Image courtesy of Flickr/Jim Pennucci
People love stories.
A story can evoke tears and laughter. A story can touch something familiar in each of us and yet show us something new about our lives, our world and ourselves.
Stories can also be tools for mentoring. Stories can reach resistant protégés in ways that well-crafted advice may not. Unlike advice or feedback, stories have a way of circumventing the mind’s logic to capture the imagination.
Most stories are either crafted or chosen. The crafted ones are “baked from scratch”; the chosen ones are “recrafted” to fit the mentor, protégé and learning objective.
Most mentors can learn to tell stories well, but some may find storytelling challenging. If you decide to incorporate a story into mentoring discussions, it’s helpful to structure your story around the following elements: context, challenge and climax.
The story’s context establishes the setting. It’s the “once upon a time” part that invites the protégé into the story. A story should start with a transition that uses words or cues — such as a long pause — to signify that a story is beginning.
Even well-told stories often violate grammar. They commonly shift between the past and present tense. The past tense tells what happened; the present tense is acted out.
Furthermore, a good story should contain a challenge, described as “dissonance.” To communicate dissonance, create a dilemma that the protégé can identify with. Once you’ve created a dilemma, describe in your story plan the challenge for each of the key characters using one sentence. This can help you keep things straight.
The story’s climax is a punch line with a lesson. The climax is more than just an ending. It’s a resolution that can be a tool for helping the protégé to learn. The storyteller instructs through resolution, and the protégé allows the need for resolution to lead to learning.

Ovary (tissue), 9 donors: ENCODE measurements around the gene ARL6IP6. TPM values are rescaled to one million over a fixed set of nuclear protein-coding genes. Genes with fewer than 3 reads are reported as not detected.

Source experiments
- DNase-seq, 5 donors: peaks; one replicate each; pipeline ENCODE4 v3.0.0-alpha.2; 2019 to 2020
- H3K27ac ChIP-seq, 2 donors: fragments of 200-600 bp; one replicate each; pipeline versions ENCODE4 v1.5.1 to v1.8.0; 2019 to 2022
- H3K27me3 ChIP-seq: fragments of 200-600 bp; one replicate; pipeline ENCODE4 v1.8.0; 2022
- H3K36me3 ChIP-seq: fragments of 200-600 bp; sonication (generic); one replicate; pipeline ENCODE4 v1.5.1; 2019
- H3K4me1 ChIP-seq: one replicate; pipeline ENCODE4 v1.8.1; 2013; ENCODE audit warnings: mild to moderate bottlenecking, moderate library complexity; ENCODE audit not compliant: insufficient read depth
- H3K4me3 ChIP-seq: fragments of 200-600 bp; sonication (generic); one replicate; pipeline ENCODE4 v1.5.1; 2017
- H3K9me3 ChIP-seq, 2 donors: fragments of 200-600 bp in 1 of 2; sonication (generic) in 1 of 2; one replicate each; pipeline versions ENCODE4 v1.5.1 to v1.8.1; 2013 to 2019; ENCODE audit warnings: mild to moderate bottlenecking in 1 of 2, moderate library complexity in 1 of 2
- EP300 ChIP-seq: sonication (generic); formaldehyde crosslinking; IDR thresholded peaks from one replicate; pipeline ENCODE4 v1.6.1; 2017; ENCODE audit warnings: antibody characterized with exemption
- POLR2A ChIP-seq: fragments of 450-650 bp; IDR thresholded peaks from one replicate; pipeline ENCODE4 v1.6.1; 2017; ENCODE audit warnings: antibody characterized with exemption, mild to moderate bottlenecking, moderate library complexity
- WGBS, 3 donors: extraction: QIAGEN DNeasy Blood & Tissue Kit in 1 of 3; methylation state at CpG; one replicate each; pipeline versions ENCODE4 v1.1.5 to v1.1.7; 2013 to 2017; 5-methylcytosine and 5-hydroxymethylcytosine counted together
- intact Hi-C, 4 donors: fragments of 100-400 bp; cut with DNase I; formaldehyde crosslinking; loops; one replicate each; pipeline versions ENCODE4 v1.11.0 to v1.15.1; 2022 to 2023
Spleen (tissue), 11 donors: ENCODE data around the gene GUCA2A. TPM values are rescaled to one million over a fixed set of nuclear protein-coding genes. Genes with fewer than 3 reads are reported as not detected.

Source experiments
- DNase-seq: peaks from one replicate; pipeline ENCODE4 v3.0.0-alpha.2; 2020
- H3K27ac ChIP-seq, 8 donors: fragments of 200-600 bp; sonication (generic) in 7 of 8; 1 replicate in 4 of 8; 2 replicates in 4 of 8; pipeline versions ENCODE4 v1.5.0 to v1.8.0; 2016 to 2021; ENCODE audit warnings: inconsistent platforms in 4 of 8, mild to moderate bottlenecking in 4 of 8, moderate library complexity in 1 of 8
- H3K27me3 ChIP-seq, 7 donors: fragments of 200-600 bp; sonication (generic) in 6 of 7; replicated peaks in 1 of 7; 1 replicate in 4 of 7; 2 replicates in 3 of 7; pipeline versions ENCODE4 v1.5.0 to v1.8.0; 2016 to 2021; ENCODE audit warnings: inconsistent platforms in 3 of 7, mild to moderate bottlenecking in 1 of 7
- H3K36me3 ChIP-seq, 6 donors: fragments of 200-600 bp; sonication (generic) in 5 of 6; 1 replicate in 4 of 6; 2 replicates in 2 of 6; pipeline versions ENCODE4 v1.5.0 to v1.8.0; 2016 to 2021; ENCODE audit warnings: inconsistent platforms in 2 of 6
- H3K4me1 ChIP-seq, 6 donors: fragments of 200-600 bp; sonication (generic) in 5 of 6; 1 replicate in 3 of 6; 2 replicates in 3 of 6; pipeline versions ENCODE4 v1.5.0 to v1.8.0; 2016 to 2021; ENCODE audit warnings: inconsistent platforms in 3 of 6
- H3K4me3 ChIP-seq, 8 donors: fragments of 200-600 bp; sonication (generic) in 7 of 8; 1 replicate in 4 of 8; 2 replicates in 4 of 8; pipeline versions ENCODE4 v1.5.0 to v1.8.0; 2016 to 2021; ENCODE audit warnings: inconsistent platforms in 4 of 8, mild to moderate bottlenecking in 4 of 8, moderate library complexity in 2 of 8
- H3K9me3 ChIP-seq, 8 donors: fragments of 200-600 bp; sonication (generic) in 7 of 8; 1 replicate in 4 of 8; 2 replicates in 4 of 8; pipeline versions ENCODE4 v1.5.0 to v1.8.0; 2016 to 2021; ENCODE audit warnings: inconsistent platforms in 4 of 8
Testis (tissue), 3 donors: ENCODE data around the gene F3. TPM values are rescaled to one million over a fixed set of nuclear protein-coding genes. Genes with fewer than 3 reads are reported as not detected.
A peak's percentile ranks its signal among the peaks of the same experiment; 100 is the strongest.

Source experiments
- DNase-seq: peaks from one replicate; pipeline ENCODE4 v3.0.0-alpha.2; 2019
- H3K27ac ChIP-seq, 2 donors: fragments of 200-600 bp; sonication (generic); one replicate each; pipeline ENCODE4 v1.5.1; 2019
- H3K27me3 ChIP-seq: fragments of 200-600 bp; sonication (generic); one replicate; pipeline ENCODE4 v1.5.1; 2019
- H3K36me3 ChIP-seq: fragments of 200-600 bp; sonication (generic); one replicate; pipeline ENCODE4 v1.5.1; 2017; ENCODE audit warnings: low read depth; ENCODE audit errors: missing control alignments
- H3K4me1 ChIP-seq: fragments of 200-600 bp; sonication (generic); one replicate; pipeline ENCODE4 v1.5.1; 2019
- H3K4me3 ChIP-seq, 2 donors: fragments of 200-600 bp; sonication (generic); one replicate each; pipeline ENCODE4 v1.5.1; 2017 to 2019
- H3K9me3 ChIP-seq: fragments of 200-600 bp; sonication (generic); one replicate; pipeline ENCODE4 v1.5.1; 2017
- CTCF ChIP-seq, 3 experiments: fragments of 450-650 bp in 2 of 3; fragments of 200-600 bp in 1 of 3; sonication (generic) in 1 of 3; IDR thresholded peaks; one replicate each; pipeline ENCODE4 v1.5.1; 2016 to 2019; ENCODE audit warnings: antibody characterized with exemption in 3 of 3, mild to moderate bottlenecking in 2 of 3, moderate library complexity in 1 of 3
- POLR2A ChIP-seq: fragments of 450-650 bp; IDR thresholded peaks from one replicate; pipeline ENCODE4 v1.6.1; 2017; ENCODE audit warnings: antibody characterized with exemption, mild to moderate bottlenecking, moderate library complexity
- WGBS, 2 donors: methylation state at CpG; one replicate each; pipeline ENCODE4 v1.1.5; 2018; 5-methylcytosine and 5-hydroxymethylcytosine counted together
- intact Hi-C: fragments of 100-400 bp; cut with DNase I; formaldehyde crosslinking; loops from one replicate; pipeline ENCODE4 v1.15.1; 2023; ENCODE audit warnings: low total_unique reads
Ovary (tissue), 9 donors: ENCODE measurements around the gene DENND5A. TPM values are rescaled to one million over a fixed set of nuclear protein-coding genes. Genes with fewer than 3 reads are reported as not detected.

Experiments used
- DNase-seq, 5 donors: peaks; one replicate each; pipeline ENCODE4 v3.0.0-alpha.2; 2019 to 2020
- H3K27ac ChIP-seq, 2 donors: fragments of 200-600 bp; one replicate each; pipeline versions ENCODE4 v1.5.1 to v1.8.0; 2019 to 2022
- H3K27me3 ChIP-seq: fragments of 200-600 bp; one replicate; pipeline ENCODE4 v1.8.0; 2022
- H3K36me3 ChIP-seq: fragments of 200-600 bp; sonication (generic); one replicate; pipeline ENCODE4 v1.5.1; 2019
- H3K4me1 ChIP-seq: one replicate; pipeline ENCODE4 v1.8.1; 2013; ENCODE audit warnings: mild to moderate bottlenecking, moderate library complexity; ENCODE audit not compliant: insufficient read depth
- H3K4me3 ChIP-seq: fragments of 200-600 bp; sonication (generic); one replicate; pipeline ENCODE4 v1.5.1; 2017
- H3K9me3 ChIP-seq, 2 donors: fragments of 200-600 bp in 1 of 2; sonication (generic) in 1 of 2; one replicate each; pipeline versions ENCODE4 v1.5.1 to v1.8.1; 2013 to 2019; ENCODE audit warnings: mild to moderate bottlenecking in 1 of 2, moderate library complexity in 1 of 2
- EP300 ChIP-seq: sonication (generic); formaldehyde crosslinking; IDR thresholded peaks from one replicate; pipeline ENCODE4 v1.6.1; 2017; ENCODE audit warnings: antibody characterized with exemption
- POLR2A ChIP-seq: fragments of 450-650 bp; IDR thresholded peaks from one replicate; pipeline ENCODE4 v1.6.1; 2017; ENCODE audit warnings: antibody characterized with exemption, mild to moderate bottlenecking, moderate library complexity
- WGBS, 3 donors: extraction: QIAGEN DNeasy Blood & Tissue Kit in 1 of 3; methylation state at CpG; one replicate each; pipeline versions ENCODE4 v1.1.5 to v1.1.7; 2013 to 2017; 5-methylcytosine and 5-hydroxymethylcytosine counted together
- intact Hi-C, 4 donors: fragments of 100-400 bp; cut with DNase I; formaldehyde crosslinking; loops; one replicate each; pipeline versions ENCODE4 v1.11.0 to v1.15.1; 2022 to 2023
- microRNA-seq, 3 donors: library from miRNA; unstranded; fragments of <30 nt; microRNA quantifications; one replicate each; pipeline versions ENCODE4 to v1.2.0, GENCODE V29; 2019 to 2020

With the story mapped out, the climax would reside on the other side of the gaps created by the challenge. If listeners leap over the gaps and eliminate the dissonance, they experience insight and learning. But the climax must be truly inviting, realistic and relevant.
Then there’s structure. Here are a few techniques and tips for effectively delivering a story.
Dramatize. Don’t be afraid to ham it up a bit. You’re trying to paint a picture. As you speak, focus on the scene in your mind and try to become part of it.
Describe. Use a lot of details in the beginning of the story. Listeners need to hear more details while you’re creating the context. A good rule of thumb is to start by using more details than you think the story needs.
Shift. As you’re telling the story, act as a guide. Other times, be part of the action. These dual functions make it acceptable for the storyteller to shift between the past and present tense.
Pause. Timing is key. So-called pregnant pauses can entice your protégé and imbue a story with drama and suspense.
Gesture. Use different gestures, variedfacial expressions and dramatic body movements. Such techniques can help turn a written story into a living demonstration.
Stay focused. The proverbial admonition to “stick to the story” is good advice. The storyteller who goes off on tangents loses momentum. Don’t introduce secondary issues.
Stay positive. Even sad stories should have an element of joy. If a story is too acerbic, protégés tend to resist. The same goes for exaggeration. Most storytellers tend to embellish and tailor stories to fit their needs and goals.
Stories fit just anywhere. A story canorganize the main points of the learning to follow. As a conclusion, a story can reiterate the core principles, ideas and concepts of the mentoring session.
Stories can engage learning emotionally and show protégés the consequences of taking or omitting certain actions.
But it isn’t enough simply to “make up a story.” As with most worthwhile endeavors, effective storytelling requires thorough planning.